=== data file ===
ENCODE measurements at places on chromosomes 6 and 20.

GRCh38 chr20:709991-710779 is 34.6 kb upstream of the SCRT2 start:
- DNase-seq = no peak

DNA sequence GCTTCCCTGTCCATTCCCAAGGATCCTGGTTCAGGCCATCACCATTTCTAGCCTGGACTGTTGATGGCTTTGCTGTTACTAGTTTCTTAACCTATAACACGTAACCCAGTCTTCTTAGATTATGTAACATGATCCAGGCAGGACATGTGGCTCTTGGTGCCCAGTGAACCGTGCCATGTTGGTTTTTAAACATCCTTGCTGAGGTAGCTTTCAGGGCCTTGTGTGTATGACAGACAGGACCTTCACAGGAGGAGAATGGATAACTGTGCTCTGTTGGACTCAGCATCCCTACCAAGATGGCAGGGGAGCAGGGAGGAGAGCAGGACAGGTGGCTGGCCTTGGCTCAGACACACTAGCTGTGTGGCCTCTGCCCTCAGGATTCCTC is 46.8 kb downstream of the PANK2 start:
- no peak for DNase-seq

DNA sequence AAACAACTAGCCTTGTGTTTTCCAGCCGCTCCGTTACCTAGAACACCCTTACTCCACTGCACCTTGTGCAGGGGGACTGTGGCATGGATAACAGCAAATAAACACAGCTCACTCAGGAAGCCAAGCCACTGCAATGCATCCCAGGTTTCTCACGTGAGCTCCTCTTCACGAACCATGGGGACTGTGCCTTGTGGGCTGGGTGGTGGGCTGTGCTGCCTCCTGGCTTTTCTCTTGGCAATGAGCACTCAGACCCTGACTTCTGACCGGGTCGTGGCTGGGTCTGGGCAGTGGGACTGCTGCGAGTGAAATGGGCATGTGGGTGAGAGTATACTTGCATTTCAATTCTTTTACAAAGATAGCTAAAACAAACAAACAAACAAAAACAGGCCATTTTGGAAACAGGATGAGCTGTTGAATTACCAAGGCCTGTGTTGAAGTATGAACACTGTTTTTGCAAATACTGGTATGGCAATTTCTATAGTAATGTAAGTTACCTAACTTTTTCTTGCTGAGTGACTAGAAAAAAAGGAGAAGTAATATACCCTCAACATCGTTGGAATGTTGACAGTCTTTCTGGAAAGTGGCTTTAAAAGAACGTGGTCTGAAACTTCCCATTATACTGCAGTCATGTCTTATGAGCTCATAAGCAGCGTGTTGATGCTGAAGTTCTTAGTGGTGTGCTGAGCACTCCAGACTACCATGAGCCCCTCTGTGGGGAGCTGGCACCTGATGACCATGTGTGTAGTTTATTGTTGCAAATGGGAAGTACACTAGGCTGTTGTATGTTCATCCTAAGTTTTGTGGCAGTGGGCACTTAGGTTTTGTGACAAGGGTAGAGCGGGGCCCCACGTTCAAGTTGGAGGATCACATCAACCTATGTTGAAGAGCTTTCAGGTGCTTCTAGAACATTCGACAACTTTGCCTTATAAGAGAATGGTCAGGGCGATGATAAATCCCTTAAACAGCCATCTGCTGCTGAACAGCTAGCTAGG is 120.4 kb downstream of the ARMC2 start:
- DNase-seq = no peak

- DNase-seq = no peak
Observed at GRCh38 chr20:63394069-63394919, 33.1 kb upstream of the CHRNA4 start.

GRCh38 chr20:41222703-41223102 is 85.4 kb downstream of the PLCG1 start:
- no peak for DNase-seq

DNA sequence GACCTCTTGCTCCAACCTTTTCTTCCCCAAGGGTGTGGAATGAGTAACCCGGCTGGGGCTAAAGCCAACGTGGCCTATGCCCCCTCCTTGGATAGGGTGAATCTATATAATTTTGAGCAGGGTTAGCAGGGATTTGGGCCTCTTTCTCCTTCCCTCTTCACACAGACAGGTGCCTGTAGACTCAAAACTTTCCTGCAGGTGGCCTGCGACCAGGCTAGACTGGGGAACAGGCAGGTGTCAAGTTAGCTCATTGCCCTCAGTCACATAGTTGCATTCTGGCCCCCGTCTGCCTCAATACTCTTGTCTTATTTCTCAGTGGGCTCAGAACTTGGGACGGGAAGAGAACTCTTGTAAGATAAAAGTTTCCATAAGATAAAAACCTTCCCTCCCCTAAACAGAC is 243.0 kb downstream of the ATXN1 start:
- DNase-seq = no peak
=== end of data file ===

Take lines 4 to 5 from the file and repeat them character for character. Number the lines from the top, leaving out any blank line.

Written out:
DNA sequence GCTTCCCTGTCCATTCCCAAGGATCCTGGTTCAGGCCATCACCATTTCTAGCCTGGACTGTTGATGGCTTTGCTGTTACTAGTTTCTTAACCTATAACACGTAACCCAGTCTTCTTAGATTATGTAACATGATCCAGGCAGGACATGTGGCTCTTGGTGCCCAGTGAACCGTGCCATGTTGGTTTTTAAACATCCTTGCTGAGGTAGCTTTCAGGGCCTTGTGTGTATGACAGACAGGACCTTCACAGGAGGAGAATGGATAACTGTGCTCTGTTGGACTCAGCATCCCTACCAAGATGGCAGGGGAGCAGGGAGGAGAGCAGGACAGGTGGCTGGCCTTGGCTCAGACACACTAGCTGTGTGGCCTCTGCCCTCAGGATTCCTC is 46.8 kb downstream of the PANK2 start:
- no peak for DNase-seq